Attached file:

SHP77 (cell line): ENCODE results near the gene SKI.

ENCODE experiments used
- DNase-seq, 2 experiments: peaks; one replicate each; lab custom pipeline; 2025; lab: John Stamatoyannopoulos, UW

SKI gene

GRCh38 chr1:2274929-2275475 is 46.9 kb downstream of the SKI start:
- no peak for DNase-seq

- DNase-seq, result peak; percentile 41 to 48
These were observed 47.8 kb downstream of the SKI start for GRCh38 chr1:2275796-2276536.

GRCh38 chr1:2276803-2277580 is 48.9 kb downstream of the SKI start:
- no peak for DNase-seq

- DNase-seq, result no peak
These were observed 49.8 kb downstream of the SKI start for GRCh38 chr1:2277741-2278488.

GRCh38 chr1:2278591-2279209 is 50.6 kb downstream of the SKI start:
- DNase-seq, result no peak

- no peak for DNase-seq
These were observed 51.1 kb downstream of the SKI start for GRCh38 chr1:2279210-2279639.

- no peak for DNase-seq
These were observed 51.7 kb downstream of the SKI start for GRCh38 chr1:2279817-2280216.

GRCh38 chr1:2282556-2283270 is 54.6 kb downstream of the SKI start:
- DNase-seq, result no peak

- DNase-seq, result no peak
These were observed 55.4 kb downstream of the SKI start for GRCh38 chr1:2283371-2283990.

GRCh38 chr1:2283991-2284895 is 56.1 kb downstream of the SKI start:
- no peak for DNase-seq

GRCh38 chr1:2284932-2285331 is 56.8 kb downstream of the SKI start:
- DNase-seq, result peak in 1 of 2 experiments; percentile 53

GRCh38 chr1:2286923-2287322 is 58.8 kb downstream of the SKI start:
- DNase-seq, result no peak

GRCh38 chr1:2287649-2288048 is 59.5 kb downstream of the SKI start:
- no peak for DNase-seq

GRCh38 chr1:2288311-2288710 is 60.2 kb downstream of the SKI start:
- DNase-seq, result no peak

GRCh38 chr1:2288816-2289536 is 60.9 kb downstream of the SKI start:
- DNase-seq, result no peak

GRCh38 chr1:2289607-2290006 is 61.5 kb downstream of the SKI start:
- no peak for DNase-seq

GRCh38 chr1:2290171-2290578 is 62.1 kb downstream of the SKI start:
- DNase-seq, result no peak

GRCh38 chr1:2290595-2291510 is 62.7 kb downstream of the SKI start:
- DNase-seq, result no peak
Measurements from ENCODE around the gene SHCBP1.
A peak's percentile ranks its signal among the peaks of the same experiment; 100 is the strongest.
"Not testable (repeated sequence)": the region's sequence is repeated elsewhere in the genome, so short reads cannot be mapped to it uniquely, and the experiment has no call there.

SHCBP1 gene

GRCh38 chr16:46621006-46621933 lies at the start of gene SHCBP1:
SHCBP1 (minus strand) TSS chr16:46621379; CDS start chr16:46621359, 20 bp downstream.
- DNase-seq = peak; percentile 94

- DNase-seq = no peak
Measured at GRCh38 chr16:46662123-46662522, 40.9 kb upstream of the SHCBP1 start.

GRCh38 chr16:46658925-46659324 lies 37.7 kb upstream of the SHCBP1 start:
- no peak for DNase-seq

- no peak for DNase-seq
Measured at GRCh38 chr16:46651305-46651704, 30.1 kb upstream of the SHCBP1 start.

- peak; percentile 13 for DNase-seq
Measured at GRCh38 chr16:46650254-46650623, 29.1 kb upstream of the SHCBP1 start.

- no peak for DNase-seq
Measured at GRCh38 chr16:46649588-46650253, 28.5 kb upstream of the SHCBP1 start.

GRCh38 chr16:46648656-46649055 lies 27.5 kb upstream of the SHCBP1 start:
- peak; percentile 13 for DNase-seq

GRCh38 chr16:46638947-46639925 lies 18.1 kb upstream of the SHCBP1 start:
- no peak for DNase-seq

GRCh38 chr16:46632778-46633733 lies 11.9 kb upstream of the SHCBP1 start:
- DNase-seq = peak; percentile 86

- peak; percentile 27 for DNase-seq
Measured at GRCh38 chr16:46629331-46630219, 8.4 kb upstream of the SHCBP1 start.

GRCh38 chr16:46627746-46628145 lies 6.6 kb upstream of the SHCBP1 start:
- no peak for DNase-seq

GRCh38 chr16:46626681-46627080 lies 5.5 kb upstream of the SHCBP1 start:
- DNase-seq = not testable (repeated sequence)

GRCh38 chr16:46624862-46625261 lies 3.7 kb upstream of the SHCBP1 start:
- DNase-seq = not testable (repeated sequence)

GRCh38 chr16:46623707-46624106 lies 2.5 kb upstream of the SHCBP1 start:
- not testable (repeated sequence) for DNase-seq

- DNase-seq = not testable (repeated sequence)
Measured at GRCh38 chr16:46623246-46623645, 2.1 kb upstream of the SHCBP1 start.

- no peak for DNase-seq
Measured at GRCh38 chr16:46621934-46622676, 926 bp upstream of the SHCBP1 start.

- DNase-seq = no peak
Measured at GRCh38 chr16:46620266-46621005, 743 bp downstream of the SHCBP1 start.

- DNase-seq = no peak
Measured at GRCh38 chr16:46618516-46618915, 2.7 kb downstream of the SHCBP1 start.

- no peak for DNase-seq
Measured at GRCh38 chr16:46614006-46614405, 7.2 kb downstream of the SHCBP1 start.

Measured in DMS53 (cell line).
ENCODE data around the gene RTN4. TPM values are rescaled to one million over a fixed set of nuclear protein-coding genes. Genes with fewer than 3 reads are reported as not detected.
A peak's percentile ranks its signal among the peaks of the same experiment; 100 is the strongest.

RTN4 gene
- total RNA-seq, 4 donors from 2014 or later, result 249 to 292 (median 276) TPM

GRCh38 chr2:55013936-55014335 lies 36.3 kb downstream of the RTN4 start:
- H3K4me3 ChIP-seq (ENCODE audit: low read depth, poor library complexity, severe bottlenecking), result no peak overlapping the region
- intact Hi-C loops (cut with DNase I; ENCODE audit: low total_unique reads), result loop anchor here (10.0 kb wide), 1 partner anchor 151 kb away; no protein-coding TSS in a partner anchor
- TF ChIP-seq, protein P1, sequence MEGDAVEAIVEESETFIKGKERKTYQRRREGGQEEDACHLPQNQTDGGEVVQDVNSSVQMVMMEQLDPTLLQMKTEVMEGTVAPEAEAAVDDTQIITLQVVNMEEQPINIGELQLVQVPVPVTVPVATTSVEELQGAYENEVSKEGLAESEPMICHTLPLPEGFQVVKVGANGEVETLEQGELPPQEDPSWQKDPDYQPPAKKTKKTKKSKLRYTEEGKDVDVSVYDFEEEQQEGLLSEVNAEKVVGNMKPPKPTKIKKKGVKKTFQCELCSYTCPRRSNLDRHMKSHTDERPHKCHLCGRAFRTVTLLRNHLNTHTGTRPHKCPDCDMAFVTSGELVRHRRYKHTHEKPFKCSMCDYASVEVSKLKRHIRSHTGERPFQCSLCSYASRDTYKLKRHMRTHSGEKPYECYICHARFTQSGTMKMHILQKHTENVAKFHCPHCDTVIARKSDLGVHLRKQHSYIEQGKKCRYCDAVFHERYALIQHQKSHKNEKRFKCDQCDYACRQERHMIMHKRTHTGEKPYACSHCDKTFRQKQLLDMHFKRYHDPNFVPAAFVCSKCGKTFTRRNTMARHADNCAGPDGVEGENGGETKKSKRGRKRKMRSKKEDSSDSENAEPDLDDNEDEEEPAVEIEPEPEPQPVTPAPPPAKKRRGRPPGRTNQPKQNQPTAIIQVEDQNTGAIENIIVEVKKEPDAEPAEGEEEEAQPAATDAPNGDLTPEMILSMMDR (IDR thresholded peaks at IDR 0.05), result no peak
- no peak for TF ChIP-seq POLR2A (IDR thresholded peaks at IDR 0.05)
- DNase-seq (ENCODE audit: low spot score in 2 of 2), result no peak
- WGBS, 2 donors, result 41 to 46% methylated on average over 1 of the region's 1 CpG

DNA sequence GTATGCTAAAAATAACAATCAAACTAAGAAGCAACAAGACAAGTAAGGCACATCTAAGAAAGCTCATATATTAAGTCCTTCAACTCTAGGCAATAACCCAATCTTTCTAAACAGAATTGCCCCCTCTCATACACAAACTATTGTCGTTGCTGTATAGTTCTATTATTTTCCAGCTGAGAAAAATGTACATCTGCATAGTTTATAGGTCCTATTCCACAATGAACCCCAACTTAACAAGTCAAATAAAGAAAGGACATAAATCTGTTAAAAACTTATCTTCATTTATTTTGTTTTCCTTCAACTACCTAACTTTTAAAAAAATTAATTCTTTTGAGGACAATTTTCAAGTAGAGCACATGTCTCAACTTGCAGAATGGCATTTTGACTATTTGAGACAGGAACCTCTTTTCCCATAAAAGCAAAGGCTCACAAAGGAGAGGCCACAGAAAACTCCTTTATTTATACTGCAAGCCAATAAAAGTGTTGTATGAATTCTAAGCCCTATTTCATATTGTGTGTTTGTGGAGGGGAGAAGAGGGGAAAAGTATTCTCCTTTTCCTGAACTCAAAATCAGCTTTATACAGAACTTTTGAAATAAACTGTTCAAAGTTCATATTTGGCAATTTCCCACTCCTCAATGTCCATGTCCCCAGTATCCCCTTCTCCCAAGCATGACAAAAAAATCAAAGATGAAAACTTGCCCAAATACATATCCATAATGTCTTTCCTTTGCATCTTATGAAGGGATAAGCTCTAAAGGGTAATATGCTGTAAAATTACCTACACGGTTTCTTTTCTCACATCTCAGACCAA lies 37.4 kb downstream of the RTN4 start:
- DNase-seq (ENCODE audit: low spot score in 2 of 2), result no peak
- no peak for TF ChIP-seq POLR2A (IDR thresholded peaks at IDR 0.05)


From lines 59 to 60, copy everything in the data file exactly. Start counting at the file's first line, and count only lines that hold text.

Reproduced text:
- peak; percentile 13 for DNase-seq

GRCh38 chr16:46638947-46639925 lies 18.1 kb upstream of the SHCBP1 start: